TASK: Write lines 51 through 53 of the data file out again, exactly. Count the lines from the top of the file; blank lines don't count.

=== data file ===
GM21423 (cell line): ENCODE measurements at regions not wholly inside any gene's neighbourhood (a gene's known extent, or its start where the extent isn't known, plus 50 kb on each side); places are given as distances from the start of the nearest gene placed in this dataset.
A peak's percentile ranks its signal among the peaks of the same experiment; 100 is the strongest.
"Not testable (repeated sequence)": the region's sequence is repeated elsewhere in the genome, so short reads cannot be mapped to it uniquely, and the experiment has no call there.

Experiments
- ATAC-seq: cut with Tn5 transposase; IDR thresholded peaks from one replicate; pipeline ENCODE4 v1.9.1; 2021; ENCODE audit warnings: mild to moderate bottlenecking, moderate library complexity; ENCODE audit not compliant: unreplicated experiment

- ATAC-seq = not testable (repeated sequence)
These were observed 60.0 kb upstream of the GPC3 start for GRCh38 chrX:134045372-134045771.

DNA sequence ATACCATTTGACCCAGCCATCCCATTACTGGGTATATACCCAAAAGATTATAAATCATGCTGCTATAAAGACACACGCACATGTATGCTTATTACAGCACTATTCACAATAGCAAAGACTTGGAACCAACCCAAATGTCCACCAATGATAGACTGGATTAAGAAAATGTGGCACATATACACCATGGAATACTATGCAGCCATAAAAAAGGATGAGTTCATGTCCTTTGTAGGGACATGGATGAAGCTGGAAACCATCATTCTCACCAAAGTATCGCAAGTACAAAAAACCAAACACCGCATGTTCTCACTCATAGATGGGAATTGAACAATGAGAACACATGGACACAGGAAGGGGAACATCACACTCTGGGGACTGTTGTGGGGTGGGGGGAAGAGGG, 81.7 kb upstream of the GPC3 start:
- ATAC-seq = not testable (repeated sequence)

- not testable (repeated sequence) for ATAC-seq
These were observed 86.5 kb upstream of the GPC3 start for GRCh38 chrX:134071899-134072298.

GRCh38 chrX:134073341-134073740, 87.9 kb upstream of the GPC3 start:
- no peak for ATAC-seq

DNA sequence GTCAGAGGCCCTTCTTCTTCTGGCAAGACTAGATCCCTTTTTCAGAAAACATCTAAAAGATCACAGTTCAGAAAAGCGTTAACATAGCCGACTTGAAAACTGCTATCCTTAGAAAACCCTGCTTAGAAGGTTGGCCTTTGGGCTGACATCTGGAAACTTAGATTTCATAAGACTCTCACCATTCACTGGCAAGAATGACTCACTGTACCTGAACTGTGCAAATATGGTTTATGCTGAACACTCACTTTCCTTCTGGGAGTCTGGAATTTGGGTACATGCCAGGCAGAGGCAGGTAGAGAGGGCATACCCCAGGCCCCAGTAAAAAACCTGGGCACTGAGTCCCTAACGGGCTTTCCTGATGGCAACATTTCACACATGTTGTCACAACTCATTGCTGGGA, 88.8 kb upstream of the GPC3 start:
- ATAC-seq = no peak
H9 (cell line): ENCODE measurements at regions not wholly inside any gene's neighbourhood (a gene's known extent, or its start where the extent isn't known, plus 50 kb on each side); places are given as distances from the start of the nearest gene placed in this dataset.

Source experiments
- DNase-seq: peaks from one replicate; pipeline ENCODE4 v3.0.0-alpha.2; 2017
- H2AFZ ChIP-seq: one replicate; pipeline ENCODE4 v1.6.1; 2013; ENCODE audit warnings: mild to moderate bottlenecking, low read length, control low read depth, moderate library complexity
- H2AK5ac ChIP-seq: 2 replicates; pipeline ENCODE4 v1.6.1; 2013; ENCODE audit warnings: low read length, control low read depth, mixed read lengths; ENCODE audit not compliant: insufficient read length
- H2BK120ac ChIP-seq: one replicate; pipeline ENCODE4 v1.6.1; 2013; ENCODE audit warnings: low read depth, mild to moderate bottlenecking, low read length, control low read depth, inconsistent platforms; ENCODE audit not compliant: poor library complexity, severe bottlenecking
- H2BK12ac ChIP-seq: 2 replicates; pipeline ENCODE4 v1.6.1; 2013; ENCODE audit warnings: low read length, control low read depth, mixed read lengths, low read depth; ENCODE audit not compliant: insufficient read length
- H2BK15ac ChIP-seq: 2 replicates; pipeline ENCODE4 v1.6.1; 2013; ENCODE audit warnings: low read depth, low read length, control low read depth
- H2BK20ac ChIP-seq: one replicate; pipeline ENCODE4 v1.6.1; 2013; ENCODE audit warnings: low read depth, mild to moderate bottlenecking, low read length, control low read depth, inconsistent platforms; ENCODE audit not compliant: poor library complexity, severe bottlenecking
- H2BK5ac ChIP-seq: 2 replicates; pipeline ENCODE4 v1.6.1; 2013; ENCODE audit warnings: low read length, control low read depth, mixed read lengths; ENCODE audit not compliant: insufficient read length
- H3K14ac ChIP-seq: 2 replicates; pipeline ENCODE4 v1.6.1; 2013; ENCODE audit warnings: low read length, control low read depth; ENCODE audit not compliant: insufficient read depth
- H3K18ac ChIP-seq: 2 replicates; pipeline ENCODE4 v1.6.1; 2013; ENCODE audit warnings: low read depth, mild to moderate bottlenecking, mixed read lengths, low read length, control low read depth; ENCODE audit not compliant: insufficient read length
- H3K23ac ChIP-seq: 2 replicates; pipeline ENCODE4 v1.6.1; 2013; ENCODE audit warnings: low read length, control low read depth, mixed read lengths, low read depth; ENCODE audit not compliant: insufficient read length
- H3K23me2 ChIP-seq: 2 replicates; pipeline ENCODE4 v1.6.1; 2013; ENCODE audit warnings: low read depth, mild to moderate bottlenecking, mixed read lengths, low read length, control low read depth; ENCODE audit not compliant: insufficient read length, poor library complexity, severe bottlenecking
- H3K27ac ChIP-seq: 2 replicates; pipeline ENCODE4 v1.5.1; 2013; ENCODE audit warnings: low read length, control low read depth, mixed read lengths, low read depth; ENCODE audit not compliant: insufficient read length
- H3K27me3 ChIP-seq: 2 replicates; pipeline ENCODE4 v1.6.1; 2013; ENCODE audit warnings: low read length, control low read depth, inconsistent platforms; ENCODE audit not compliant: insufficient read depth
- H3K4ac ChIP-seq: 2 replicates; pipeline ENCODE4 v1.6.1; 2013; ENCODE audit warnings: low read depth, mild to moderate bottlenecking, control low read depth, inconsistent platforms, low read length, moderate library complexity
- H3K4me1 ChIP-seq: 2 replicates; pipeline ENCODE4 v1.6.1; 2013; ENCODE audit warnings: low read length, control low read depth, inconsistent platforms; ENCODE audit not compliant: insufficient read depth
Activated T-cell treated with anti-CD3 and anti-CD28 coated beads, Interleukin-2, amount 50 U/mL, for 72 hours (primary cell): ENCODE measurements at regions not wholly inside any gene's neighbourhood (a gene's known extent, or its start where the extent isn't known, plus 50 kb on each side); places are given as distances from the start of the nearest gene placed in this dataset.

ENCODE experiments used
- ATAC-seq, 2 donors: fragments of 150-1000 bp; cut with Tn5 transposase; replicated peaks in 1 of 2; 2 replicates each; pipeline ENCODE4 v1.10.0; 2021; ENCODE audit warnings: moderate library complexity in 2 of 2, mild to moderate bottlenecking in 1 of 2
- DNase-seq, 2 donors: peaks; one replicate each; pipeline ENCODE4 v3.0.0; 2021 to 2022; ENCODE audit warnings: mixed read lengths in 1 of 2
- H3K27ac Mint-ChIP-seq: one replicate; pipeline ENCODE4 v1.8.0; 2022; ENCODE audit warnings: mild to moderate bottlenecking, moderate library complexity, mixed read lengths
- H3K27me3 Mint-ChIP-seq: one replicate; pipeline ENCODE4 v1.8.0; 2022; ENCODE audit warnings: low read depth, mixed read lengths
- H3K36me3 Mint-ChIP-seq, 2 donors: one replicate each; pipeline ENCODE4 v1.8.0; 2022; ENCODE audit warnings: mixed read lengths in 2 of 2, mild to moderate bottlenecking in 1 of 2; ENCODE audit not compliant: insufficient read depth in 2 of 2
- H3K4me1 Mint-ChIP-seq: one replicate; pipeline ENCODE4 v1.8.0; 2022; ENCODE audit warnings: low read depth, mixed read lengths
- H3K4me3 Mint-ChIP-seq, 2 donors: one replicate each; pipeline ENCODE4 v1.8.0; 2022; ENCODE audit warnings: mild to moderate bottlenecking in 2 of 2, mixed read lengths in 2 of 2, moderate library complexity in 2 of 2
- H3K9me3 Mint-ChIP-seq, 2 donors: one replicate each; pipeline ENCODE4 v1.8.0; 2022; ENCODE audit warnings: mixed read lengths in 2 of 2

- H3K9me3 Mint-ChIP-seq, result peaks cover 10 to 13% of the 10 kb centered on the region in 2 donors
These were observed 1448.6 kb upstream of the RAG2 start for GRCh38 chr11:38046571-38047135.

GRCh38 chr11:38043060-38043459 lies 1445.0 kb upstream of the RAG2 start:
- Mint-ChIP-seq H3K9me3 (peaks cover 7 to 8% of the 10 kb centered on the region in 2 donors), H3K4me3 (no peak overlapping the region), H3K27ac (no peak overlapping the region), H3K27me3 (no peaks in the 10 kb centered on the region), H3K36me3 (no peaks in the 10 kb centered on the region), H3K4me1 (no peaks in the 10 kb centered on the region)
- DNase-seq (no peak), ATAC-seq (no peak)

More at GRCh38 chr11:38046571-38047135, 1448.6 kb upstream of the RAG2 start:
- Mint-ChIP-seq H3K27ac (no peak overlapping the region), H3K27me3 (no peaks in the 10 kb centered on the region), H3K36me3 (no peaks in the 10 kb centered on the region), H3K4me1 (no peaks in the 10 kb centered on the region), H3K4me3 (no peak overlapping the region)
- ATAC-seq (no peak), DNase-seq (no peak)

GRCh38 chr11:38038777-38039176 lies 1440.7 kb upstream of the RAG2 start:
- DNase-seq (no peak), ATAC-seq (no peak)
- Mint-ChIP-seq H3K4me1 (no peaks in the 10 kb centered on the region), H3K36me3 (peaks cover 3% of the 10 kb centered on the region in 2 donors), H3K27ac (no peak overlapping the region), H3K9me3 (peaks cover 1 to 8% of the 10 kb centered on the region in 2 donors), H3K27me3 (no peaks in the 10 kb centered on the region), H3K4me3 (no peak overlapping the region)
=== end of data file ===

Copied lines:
- ATAC-seq (no peak), DNase-seq (no peak)

GRCh38 chr11:38038777-38039176 lies 1440.7 kb upstream of the RAG2 start:
- DNase-seq (no peak), ATAC-seq (no peak)